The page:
Comes A Reckoning
On Lighthouse, finding the balance of life, embracing the strength of love
by David McGee
The post-Katrina Susan Cowsill: ‘I’m older, wiser, more familiar with the deepest level of heartbreak that can actually exist than I ever was before. I’m more resilient, less resilient, more grateful. Am I a little better at finding the moment and nailing it down to a comprehensive piece of music that might transfer to somebody else? Maybe so. That would be a nice little perk, wouldn’t it?’ (Photo: Catherine Carter)
When Susan Cowsill was a little girl growing up in a “giant big house” in Newport, Rhode Island, she could see, beyond her window, a lighthouse signaling through the night. Every so often she would check on it to be sure it was still working. It became, she recalls, a metaphor for safety, “it looked out for me while I slept at night.”
In 2005, as she was in Tulsa, Oklahoma, recording with her ex-boyfriend/long-time friend Dwight Twilley, Cowsill received a call from her husband and musical collaborator, Russ Broussard, urging her to re-route her trip back to their New Orleans home and go instead to Nashville, where he was heading and would meet her. A hurricane had hit the Crescent City, and Broussard knew it was time to get out while he could. Cowsill and Broussard lost pretty much everything in terms of material possessions to Hurricane Katrina, and something more: Cowsill’s brother, Barry, on the eve of entering a drug rehab facility in New Orleans, went missing, and turned up months later, a drowning victim, although the circumstances of his death remain a mystery, as he had left his sister several voice mails indicating he was at a friend’s house and safe as Katrina blew through. The day before Barry’s funeral, she learned that her oldest brother, Bill, had succumbed to illness in Calgary, where he had made his home for many years and had been a key member of a legendary Canadian band, The Blue Shadows.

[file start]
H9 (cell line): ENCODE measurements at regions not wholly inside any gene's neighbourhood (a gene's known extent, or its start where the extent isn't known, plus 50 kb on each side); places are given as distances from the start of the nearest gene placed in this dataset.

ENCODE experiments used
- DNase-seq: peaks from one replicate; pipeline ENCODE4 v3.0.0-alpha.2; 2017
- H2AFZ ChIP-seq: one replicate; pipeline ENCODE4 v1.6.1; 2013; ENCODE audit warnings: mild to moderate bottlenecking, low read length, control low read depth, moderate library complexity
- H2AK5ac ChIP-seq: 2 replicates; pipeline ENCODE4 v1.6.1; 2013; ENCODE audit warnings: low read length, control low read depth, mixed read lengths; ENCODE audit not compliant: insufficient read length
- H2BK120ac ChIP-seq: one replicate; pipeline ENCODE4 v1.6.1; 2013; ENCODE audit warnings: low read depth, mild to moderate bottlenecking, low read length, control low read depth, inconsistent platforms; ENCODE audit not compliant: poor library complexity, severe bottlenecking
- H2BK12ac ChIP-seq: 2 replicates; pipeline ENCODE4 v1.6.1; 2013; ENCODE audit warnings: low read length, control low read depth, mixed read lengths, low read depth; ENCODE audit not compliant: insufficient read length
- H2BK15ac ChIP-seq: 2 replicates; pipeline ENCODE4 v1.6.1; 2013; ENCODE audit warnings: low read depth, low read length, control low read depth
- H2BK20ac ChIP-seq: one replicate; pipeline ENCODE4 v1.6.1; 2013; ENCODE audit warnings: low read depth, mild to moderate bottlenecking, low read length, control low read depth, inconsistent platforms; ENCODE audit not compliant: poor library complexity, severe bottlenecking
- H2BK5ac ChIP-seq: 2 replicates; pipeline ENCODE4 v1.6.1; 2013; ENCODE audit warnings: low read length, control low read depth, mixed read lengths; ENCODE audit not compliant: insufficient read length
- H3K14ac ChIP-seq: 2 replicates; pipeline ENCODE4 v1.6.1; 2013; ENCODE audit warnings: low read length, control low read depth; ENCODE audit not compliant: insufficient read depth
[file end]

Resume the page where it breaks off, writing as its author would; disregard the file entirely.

(photo: Steve Forester/The Times-Picayune Archive)
Against this backdrop, Cowsill went to work—not promoting a new album, Just Believe It, she was ready to release, but reclaiming her and her family’s life, and coming to grips with another tragedy, the death of brothers to whom she had be so close, who had helped guide her through the tumult of the Cowsills family band’s heady days as pop stars in the ‘60s and who had remained confidantes, indeed, beacons— human lighthouses, in effect—for her. Slowly, in bits and pieces, songs began to emerge from Cowsill; songs that had ever reason to be bitter screeds at fate’s cruel blow, but instead took the measure of her entire life, peaks and valleys alike, and in her self-inventory wondered at the persistence of love, the strength of love, the test of love, as she had experienced it since becoming a household name in the Cowsills as an eight-year-old